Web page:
SpaceX & the Ghosts of Space Travel’s Past

Image of the SpaceX white space craft docking with the ISS. The nose cone has opened to reveal docking port.
The unmanned SpaceX “Crew Dragon” craft docking with the ISS in 2019. (NASA image)

This week, SpaceX will make history as its first manned flight will launch from Cape Canaveral on Thursday with the intent of delivering 2 astronauts – Doug Hurley and Bob Behnken – to the International Space Station (ISS). The crew capsule will remain docked to the ISS for an as yet undetermined amount of time, then ferry the astronauts back to earth, splashdown style. NASA is partnering with SpaceX to see this mission to success, but it will be the first private company launch into orbit, as well as the first (non-tourist) manned launch from the US since 2011. This is certainly exciting news, and will no doubt attract a lot of media attention, due to the novelty of the event and due to the truly weird, truly controversial SpaceX founder, Elon Musk.

What draws my attention to this, though, is the worrisome framing of this mission I have seen in a few high profile articles about the launch. Readers may remember that I am very interested in organizational culture, especially at NASA (read here and here), and in particular, the way their organizational culture lead to mistakes and tragedy like the Challenger accident. I am far less familiar with the organizational culture at SpaceX/Tesla/Musk’s Life, but given the behavior of Musk himself, I would not be surprised to learn it was Not Good. I just don’t have any research to go on either way.

What I do have are some articles discussing this launch that spend an inordinate amount of time on aesthetics and almost-complete testing on key components of the flight matériel. This all seems foreboding to me, so I’d like to break down the concerns I have about the way this mission is being framed in some media.

Continue reading
Posted in Organizational Culture | Tagged , , , , | Leave a comment

Samurai, Ronin, Accountant?

Black and white image of the film poster for THE 47 RONIN; one samurai committing seppuku, and one kneeling next to him
Film poster for THE 47 RONIN

I recently watched Kenji Mizoguchi’s film The 47 Ronin, released in two parts in 1941 and 1942, and based on a play cycle written by  Seika Mayama. The film tells the historical tale of 47 (or 46, depending on the version of the tale) samurai who avenge their master’s death. That description is an oversimplification of the film’s plot, which I will summarize more thoroughly below, but I want to discuss the nature of samurai as depicted in the film – not as highly trained military men, but as “counselors” or “retainers,” as they are called in the film. Essentially, samurai became household administrators by the turn of the 18th century, when the action of The 47 Ronin takes place.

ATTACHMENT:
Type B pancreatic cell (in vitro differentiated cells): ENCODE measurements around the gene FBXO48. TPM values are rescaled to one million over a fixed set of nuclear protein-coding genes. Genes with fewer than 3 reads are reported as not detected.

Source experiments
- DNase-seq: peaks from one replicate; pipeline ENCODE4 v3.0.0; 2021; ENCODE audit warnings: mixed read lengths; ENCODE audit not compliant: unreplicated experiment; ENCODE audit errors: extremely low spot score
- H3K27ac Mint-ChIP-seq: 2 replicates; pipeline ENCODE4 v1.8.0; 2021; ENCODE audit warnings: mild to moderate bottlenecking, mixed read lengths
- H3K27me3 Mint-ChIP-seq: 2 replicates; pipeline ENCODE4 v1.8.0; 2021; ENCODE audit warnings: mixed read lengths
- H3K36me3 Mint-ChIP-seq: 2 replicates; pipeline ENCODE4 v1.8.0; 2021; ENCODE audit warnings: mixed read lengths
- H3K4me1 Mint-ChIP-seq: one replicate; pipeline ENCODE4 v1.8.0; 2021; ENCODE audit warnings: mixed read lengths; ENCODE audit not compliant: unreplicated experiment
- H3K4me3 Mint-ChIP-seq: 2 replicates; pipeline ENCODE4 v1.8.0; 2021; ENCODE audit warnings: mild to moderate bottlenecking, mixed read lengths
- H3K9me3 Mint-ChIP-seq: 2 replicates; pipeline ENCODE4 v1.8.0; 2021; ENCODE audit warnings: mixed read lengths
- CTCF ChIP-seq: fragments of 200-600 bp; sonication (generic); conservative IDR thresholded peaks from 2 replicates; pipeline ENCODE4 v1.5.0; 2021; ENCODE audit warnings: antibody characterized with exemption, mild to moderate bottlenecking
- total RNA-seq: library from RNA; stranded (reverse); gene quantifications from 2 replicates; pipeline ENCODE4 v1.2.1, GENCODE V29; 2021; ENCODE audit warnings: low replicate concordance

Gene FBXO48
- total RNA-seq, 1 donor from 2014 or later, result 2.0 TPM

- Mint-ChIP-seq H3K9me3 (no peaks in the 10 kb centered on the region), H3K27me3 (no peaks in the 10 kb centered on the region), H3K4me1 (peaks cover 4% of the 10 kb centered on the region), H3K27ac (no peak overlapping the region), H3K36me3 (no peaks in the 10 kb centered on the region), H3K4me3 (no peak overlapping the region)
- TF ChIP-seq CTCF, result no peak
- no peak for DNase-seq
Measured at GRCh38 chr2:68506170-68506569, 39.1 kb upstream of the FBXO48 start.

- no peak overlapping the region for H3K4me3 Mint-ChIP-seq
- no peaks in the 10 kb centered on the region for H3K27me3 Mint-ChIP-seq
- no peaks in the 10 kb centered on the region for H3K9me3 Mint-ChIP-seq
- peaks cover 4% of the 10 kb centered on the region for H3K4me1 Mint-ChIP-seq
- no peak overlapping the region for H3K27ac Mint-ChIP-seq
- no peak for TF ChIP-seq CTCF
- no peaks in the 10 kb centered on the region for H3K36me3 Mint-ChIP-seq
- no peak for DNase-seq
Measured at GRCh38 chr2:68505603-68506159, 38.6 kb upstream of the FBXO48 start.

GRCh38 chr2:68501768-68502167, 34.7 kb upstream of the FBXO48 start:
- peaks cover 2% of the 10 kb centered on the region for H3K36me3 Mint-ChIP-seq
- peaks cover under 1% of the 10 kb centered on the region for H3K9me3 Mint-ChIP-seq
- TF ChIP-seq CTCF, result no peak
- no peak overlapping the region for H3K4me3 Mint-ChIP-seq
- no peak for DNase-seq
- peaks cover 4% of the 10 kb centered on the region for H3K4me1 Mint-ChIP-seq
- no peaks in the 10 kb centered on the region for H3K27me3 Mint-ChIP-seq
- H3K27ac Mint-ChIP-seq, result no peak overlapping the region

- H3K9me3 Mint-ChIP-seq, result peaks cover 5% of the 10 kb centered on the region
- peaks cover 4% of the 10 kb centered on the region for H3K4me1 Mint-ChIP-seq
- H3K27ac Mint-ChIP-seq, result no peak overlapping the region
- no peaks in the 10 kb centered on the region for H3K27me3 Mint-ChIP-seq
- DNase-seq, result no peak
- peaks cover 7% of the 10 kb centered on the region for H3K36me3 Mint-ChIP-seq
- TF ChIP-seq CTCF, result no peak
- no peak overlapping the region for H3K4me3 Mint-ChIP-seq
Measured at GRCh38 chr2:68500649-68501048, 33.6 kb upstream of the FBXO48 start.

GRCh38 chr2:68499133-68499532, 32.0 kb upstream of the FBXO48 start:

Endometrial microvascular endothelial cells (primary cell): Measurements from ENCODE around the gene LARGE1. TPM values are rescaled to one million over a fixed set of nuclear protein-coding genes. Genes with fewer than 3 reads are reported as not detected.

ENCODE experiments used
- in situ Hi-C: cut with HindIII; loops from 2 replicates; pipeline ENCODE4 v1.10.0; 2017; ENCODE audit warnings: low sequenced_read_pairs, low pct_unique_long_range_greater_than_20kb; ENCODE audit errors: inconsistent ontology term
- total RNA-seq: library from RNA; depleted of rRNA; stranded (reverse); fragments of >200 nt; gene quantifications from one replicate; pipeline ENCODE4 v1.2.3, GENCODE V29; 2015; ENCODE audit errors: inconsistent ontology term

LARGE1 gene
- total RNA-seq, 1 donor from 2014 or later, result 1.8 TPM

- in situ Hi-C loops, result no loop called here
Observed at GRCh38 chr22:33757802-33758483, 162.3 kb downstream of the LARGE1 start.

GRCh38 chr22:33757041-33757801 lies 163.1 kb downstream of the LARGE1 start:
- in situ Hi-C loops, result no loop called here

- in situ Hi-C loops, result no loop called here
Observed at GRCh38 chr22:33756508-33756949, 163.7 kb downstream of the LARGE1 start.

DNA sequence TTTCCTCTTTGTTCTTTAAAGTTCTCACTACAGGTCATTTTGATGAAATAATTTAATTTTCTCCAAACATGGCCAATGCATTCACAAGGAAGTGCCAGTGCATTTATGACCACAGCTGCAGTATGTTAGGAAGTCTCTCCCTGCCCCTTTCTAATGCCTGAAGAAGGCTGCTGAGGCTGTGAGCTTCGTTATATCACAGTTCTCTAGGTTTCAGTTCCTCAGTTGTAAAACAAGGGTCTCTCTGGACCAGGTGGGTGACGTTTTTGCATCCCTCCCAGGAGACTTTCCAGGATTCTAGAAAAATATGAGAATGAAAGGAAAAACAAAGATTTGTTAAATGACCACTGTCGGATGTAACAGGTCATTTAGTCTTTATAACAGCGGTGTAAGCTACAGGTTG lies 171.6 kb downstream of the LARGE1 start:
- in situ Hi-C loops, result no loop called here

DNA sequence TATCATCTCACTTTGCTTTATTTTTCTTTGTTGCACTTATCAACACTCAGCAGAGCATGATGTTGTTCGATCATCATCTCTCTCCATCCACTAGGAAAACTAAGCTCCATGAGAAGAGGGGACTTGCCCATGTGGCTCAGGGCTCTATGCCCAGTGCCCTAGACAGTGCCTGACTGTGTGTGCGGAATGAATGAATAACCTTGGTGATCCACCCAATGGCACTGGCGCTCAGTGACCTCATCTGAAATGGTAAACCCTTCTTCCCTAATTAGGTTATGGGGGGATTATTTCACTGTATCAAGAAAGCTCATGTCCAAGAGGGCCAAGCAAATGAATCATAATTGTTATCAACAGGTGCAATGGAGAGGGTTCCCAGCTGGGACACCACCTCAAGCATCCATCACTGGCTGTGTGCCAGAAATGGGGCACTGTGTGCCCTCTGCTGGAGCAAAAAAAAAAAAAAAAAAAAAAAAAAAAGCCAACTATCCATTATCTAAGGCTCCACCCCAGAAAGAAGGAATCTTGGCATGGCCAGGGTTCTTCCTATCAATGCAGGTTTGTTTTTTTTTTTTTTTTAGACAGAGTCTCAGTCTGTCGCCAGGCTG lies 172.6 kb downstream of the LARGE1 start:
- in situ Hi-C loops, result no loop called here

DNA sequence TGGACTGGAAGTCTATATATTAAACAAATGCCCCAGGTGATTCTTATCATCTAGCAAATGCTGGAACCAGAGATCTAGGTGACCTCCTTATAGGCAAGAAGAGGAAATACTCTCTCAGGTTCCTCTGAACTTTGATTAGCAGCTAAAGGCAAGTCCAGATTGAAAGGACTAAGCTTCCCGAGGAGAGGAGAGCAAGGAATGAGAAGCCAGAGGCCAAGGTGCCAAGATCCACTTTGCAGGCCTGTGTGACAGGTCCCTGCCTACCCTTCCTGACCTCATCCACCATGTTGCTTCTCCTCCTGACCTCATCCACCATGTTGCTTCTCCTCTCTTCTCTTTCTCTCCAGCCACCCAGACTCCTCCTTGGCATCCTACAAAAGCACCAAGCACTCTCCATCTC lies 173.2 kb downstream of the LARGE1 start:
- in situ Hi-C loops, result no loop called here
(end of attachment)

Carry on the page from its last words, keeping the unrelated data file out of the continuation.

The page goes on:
Continue reading
Posted in Pop Culture, Uncategorized | Tagged , , , , , | Leave a comment

Using the Sacred to Calm the Profane

This is not going to be a post about COVID-19 and the unprecedented amount of upheaval and death it is causing in the US right now. You have plenty of news and social media sites for that.

This is not going to be a post about how to cope with suddenly teaching online or working from home. You have plenty of emails and instructions from your administrators for that. (Though I will just point out that if some of y’all had gotten on board or at least familiar with online pedagogy before now, it might be a smoother transition for you. That’s all.)

I just know that we are all feeling new and challenging amounts of stress and anxiety. No matter what you’re doing, you are under stress. This kind of stress is exhausting and upsetting and not at all easy to live with, day in and day out. So please – find something that works for you in helping to mitigate, even a little bit, the effects of stress on your body.

One thing I am diving into is religious choral music, specifically the albums of the Tallis Scholars. Their music can be found on most music streaming platforms. When I write and grade (especially if I am writing a lot of comments or revision notes on assignments), I need to listen to music without words, or with words I don’t understand. Enter: Latin! The Tallis Scholars are the preeminent singers of Renaissance/Early Modern polyphonic music. (Polyphony = different melodies sung simultaneously.)

It is lilting, calm, beautiful, and I don’t understand what they are singing, so it’s been perfect for these trying times. Additionally, the group is suffering financially right now, as they make their livings by constant touring, which is off the table right now, and so even streaming their stuff gives them some royalties. So give it a try! At first, don’t be surprised if all of the music sounds pretty much the same – that’s how I felt, as well. Over time, with repeated listens, the music makes itself more present to you, and you can discern the varied strands much more effectively. Try either 2015’s John Taverner: Missa Corona spinea/ Dum transisset Sabbatum I and II or 2007’s Allegri: Miserere/ Palestrina: Missa Papae Marcelli and Motets. Those are both very chill, very stunning compositions from start to finish.